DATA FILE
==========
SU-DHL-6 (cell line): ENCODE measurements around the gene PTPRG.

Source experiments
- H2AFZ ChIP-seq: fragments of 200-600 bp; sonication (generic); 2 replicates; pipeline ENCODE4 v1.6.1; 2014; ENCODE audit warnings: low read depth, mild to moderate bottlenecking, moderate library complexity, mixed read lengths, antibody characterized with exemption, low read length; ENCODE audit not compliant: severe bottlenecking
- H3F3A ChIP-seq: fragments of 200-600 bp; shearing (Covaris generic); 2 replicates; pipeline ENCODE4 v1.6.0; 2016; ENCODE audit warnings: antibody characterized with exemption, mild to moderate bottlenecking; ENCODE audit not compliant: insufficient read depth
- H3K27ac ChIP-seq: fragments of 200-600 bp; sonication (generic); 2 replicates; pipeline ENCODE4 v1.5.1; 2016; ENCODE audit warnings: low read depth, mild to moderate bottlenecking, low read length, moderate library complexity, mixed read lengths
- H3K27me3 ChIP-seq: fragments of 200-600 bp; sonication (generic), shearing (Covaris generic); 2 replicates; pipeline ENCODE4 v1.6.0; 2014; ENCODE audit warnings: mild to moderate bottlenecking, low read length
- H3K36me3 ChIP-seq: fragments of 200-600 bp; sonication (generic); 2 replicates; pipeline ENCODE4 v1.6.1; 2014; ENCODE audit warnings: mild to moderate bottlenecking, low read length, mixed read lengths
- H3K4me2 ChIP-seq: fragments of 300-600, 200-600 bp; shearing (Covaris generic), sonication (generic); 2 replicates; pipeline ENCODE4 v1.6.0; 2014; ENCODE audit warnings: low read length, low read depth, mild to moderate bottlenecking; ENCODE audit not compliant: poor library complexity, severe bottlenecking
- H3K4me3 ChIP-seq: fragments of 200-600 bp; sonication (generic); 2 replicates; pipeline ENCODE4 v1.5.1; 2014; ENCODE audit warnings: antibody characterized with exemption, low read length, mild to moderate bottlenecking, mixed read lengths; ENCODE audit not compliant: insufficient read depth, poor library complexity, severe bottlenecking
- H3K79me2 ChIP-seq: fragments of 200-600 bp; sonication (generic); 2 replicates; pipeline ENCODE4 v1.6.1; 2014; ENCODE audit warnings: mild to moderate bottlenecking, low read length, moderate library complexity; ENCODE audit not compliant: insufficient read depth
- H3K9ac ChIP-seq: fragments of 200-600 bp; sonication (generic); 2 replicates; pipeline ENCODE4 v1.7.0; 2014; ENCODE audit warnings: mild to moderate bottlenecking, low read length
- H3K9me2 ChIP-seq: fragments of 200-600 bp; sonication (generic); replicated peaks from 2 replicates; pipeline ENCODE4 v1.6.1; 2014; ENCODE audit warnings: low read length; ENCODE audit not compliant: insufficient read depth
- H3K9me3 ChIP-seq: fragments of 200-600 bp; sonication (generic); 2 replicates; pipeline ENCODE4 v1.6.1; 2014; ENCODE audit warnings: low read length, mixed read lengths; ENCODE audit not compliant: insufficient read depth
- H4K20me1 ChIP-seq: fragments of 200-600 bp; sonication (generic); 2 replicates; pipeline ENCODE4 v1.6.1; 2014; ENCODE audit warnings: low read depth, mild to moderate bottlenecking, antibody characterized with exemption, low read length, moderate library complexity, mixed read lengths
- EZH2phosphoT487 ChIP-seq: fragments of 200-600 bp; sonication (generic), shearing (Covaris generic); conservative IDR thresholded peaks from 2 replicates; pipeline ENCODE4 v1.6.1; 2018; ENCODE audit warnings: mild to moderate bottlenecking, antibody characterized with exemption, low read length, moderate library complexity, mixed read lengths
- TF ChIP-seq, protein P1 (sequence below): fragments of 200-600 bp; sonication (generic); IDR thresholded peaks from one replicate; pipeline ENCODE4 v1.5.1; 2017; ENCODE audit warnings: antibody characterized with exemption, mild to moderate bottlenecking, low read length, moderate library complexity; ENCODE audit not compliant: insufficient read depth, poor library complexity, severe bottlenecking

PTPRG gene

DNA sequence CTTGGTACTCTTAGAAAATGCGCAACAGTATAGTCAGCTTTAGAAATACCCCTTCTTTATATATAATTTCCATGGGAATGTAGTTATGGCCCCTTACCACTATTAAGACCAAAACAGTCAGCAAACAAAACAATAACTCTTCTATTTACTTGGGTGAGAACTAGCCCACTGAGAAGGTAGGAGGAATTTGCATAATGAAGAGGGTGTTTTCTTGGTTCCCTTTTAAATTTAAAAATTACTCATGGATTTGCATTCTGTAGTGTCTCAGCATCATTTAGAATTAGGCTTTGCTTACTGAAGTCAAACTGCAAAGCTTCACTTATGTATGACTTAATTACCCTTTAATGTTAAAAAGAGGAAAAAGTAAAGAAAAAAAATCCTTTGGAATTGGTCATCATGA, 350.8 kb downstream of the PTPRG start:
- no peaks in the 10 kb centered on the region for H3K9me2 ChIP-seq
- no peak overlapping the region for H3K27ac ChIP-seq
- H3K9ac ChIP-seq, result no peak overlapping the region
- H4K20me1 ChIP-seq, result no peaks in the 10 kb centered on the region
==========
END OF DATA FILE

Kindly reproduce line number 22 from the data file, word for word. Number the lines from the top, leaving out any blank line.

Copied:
- H4K20me1 ChIP-seq, result no peaks in the 10 kb centered on the region